Stanislav Shalunov writes "Jean-Luc Cooke posted a Usenet article describing a distributed webpage-based effort (Chinese Lottery) to find a collision in the MD5 function. All you need to do to participate in the effort is visit the URL that loads the code. The author comments: 'What is interesting about this approach - when we reach final release stage - is that any website that adds this small snippet of code to their pages will have their visitors working on the problem for the duration of their visit to the site'."
Squarepusher wonders "When a friend of mine started talking about building his own skeeball game, I knew exactly where to go for the scoop on this undertaking. Many people seem to be making their own arcade game cabinets now-a-days, but hows about skeeball? Does anyone have plans, tips/tricks, or knowledge of the inner workings? In short: Where does one begin and what exactly is my buddy getting himself into?"
thomasvs writes "The Dave/Dina project is a small enthusiastic group of developers working on a complete open-sourced distribution for home entertainment systems. You can record and watch TV, watch DVD's, grab and listen to CD's, rate your music, videochat with other people, watch pictures, and all this on your TV set in the living room, with a remote control. The first .iso set has just been released. This is a beta release meant to attract new developers, testers, and hackers, who want to work towards a similar goal. It works fine for us, but it might need fixing on other hardware, which is our next goal. On a related note, Happy New Year to everyone !"
discstickers asks: "One of my classes next semester, 'Roots of Rock & Roll', has been canceled, because the professor isn't allowed to post the songs needed for the class, on a limited-access server ([which would] only be available to people registered for the class). So Slashdot, is there a legal way to get around this? The MP3s in question are old albums and individual songs. The cost shouldn't be too high, there are 100 people in the class with Macs and PCs, and we'd have to be able to burn the music to mix CDs for the final project."
captain igor writes "Wired news is running an editorial detailing 101 ways to save the Internet from spammers, crackers and smothering regulation. What does do Slashdot readers think of these suggestions, and what other options should be considered to keep the Internet from falling to evil forces?"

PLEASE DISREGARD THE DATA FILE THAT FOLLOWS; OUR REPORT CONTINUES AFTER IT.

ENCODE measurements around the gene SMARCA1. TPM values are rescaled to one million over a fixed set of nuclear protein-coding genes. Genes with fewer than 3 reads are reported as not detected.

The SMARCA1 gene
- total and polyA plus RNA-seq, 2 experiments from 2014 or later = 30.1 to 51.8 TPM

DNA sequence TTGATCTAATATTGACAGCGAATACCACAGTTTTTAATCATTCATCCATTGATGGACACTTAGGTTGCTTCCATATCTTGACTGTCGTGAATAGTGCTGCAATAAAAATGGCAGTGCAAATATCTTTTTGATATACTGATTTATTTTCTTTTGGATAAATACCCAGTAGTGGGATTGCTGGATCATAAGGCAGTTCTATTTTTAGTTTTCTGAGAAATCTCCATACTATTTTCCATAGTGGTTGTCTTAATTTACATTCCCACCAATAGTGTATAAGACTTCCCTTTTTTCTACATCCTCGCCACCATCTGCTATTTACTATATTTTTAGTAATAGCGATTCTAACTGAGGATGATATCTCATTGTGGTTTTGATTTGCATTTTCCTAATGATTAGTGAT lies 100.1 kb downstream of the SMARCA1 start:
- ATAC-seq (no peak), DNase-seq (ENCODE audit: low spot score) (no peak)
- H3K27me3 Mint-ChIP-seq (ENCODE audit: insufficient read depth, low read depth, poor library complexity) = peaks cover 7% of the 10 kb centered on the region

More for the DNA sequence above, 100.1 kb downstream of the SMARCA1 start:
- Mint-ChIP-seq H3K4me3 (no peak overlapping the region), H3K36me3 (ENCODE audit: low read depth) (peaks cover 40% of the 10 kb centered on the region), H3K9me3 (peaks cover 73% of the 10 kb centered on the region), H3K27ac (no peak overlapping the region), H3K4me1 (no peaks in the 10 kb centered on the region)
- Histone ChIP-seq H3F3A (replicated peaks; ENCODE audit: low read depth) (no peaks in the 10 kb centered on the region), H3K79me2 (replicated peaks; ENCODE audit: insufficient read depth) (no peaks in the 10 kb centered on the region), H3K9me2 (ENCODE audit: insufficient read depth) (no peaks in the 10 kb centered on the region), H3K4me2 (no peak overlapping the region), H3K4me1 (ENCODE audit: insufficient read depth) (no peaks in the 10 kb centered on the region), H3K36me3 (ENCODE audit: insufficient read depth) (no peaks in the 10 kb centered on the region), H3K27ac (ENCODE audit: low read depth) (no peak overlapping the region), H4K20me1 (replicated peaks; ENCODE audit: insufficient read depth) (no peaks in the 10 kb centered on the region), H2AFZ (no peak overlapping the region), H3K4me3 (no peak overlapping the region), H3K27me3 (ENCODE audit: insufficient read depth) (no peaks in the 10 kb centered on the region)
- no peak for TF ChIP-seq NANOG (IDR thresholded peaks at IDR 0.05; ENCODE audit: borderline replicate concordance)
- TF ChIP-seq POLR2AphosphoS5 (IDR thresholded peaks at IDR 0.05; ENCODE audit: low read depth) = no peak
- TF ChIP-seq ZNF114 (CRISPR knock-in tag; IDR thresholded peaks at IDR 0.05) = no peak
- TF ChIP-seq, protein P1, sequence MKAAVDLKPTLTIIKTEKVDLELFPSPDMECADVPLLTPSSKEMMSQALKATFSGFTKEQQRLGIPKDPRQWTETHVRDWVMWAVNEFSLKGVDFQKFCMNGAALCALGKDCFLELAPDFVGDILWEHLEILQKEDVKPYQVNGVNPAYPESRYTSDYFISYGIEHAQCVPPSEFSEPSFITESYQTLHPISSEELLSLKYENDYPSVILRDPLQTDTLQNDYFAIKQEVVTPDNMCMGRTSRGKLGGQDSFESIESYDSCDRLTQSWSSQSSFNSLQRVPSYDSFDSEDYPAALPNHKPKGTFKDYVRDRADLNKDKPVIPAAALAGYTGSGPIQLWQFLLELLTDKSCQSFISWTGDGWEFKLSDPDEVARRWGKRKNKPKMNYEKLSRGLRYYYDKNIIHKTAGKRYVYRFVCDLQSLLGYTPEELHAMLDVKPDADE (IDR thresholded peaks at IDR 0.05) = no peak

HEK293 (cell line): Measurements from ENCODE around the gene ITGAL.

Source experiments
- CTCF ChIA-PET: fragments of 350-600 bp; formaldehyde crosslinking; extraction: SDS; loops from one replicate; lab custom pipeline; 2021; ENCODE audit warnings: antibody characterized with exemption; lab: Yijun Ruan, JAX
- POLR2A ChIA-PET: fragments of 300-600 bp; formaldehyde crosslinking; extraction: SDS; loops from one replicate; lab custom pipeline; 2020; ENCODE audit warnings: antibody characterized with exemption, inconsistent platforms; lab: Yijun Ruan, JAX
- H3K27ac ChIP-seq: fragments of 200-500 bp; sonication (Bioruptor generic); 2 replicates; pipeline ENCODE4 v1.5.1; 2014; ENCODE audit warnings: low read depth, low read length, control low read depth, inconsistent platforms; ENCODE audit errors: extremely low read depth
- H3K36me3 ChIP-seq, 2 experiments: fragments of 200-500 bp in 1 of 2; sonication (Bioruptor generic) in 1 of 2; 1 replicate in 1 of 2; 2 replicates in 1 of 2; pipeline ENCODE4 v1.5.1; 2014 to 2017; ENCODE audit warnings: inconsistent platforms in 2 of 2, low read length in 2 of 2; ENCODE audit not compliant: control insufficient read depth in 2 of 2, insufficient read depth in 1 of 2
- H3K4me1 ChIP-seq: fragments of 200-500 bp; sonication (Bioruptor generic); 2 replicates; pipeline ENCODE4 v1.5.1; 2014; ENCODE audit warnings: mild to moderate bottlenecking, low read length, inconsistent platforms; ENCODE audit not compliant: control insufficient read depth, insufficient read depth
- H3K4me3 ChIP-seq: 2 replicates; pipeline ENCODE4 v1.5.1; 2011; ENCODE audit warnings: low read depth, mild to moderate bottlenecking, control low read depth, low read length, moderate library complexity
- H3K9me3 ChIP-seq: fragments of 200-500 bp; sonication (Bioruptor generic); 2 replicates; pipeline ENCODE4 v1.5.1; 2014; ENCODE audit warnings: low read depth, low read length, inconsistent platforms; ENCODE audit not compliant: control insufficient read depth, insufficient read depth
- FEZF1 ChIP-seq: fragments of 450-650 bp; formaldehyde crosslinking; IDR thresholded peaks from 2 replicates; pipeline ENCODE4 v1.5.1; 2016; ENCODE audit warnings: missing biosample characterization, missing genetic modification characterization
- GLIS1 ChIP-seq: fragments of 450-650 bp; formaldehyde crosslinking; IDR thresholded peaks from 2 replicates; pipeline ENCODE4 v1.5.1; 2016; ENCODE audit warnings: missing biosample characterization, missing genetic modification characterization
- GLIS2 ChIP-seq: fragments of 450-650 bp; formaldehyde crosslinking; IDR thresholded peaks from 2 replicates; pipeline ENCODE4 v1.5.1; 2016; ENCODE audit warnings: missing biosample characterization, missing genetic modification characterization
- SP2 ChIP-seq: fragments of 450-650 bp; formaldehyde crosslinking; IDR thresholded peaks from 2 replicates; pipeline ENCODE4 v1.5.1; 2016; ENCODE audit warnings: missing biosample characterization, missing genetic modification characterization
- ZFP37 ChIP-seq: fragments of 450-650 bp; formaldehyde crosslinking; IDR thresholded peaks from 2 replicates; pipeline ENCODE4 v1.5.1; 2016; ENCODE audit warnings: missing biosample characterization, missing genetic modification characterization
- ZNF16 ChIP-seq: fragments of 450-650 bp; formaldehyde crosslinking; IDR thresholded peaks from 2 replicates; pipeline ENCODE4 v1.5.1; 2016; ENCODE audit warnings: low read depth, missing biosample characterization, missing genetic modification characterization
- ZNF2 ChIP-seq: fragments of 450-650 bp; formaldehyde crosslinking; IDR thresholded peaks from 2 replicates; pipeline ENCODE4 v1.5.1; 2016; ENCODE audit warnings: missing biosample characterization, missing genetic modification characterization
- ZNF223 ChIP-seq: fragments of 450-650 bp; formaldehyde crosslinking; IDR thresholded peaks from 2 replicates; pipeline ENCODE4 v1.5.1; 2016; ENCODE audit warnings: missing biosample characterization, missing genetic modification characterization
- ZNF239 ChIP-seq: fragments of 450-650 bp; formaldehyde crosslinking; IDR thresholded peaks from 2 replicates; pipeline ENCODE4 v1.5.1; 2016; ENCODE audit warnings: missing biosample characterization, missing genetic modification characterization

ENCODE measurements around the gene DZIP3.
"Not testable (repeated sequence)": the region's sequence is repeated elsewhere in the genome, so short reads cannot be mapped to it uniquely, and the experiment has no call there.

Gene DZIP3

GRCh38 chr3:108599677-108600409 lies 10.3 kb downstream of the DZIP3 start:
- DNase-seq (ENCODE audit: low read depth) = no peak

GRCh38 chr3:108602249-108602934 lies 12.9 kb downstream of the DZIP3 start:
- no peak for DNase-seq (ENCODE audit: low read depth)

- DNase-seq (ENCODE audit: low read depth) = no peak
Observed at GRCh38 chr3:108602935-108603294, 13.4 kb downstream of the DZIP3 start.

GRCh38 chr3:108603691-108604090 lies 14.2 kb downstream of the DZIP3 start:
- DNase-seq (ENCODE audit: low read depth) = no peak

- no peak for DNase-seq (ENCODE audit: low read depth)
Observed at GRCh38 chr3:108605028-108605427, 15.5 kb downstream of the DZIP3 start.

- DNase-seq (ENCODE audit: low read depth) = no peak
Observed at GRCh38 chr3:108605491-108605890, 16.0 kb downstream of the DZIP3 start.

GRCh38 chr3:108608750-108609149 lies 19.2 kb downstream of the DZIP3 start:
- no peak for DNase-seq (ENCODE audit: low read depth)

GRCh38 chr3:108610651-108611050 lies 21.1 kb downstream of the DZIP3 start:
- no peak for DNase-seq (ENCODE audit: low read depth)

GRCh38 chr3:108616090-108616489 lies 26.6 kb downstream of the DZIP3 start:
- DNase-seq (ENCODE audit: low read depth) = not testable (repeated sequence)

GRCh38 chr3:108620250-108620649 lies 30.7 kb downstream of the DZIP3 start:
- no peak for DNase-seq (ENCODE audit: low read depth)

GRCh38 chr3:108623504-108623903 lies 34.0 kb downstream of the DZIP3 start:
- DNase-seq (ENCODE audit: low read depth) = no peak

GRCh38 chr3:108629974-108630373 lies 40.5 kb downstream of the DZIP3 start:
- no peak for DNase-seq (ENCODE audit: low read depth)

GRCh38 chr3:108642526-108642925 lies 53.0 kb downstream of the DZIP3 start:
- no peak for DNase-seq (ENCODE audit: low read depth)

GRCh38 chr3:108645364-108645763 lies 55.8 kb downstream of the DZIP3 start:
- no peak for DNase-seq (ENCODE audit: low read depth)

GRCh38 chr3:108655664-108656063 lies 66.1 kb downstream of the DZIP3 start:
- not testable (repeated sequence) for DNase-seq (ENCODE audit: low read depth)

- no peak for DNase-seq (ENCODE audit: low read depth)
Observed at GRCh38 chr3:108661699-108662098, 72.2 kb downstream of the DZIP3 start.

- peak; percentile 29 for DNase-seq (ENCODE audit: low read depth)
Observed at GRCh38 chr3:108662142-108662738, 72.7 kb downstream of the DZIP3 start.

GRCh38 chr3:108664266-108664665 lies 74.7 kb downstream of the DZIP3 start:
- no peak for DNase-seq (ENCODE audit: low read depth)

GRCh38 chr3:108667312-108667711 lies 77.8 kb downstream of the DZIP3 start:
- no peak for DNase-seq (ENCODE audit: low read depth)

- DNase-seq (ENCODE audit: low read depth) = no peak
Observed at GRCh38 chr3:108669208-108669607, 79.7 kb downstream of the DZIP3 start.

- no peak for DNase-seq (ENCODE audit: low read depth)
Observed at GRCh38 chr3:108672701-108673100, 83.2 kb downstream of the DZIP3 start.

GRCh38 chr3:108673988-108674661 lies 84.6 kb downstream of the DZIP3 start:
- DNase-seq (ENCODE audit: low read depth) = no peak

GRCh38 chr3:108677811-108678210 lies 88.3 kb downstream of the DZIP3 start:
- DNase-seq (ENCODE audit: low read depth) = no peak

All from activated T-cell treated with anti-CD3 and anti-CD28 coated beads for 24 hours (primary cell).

securitas writes "Red Herring has a brief article about wide-scale VoIP deployment in Japan with the introduction of the new 050 area code. The new area code 'allows plain old telephone service (POTS) to seamlessly transition to voice-over-IP (VoIP).' Japan is now the largest country to deploy VoIP. Six companies have bought 8.5 million VoIP phone numbers, with 68% (5.78 million) of the new numbers owned by Softbank BB Phone. At $.010 for a three-minute call, the cost is three to eight times less expensive than regular wireline service."
linuxwrangler writes "Man has observed the annual Quadrantid meteor shower since antiquity but its source has remained unknown. Astronomer Peter Jenniskens of the SETI Institute predicted that the source would turn out to be the burnt-out core of an ancient star. Now, just in time for this year's display, the source has been discovered right where Jenniskens predicted."
Phoe6 asks: "Last year, at Hexadecimals discussion group we shared a news that Worst Technology of 2002 was TIA (Total Information Awareness by DARPA). What is the Worst Technology of 2003? For the Best, Time Magazine seems to have adjudged Steve Jobs' iTunes as the Invention of 2003. What are your ratings?"
sremick writes "After breaking the 9,000 mark in July, the FreeBSD ports collection was well on its way of crossing 10,000 by the end of 2003. Sure enough, we made it! According to freshports, the number of ports in the FreeBSD ports tree currently stands at 10,015. This little graph is also nice, though not completely current. Way to go, FreeBSD!"